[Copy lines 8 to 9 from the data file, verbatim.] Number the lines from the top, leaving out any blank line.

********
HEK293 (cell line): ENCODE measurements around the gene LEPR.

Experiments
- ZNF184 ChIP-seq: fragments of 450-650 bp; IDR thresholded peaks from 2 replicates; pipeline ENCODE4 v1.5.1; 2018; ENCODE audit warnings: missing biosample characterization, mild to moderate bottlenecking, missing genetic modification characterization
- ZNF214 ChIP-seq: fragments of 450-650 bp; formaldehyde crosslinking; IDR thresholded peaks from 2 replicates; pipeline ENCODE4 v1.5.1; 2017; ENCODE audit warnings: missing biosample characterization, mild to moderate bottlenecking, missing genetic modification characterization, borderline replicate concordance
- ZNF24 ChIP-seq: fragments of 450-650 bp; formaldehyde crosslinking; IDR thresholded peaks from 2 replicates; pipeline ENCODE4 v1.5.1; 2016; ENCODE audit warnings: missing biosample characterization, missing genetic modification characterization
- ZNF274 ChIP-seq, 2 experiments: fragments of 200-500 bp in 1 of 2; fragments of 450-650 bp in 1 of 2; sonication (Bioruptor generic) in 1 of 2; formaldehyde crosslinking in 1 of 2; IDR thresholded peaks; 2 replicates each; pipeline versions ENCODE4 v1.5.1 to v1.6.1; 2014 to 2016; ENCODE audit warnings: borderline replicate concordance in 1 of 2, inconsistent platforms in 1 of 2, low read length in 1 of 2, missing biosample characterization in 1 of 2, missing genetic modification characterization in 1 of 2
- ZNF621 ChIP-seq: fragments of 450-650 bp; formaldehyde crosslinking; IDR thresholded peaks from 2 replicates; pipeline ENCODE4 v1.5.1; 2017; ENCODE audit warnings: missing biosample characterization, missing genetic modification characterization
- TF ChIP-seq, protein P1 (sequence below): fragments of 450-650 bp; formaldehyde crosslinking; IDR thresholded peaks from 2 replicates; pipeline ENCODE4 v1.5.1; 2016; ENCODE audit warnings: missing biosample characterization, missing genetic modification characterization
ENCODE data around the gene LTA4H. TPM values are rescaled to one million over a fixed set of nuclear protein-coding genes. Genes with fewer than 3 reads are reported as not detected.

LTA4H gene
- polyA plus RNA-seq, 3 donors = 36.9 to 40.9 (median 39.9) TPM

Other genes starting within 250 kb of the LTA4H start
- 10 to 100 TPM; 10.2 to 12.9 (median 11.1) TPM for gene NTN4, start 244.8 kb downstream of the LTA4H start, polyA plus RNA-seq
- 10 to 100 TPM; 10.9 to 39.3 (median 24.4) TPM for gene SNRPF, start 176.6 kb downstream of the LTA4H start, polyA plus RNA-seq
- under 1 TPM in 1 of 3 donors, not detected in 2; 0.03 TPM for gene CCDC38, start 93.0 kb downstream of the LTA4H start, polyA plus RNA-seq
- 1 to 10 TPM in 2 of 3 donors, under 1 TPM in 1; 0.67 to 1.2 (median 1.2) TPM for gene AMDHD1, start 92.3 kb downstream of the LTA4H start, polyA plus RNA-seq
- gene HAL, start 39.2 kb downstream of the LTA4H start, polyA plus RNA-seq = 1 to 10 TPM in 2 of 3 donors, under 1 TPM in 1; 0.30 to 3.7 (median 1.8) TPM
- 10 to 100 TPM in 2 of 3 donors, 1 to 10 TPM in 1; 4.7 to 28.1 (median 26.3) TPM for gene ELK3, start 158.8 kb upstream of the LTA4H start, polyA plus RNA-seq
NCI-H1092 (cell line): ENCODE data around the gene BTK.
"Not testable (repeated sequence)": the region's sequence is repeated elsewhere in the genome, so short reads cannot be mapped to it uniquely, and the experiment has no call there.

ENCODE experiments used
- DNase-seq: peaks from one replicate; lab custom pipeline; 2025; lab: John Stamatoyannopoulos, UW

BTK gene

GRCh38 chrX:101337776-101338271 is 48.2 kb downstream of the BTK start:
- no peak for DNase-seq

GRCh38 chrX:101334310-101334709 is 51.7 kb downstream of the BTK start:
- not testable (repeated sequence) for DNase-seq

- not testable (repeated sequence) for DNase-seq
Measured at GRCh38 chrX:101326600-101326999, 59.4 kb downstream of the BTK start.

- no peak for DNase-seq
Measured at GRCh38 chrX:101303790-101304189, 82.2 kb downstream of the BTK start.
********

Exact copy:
- TF ChIP-seq, protein P1 (sequence below): fragments of 450-650 bp; formaldehyde crosslinking; IDR thresholded peaks from 2 replicates; pipeline ENCODE4 v1.5.1; 2016; ENCODE audit warnings: missing biosample characterization, missing genetic modification characterization
ENCODE data around the gene LTA4H. TPM values are rescaled to one million over a fixed set of nuclear protein-coding genes. Genes with fewer than 3 reads are reported as not detected.